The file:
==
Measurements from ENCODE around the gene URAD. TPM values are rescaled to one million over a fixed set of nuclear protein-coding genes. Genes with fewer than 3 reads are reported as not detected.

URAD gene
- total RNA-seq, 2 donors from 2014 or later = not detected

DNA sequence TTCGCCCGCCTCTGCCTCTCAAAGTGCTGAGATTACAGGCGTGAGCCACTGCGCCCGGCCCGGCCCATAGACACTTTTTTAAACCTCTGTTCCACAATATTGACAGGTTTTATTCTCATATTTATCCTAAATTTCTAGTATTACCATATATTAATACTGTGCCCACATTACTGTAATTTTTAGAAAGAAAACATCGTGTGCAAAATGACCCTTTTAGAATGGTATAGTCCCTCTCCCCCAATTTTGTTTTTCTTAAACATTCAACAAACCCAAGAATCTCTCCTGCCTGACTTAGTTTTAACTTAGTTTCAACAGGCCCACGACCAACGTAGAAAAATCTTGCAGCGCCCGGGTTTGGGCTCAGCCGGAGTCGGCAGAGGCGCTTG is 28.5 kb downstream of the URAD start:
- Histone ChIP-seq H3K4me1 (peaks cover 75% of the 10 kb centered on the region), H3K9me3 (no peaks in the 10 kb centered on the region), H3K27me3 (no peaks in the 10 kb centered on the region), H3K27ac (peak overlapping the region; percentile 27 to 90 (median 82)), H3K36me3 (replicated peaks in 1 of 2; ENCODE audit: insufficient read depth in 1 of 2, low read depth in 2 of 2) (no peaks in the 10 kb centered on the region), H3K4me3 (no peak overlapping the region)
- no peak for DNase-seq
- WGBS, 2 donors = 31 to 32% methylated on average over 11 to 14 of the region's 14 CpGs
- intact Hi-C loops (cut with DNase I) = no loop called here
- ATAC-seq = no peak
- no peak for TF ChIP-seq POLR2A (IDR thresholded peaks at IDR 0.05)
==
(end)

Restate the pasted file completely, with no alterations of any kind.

Measurements from ENCODE around the gene URAD. TPM values are rescaled to one million over a fixed set of nuclear protein-coding genes. Genes with fewer than 3 reads are reported as not detected.

URAD gene
- total RNA-seq, 2 donors from 2014 or later = not detected

DNA sequence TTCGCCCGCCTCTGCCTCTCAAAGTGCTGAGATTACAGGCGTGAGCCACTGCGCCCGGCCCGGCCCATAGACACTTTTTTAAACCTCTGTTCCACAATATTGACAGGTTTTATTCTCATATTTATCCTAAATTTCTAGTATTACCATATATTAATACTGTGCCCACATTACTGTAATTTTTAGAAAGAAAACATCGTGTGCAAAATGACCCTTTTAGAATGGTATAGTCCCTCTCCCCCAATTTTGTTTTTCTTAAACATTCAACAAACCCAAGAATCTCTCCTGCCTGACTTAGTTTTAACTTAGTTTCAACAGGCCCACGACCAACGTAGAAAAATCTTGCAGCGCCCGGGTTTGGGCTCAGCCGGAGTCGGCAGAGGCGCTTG is 28.5 kb downstream of the URAD start:
- Histone ChIP-seq H3K4me1 (peaks cover 75% of the 10 kb centered on the region), H3K9me3 (no peaks in the 10 kb centered on the region), H3K27me3 (no peaks in the 10 kb centered on the region), H3K27ac (peak overlapping the region; percentile 27 to 90 (median 82)), H3K36me3 (replicated peaks in 1 of 2; ENCODE audit: insufficient read depth in 1 of 2, low read depth in 2 of 2) (no peaks in the 10 kb centered on the region), H3K4me3 (no peak overlapping the region)
- no peak for DNase-seq
- WGBS, 2 donors = 31 to 32% methylated on average over 11 to 14 of the region's 14 CpGs
- intact Hi-C loops (cut with DNase I) = no loop called here
- ATAC-seq = no peak
- no peak for TF ChIP-seq POLR2A (IDR thresholded peaks at IDR 0.05)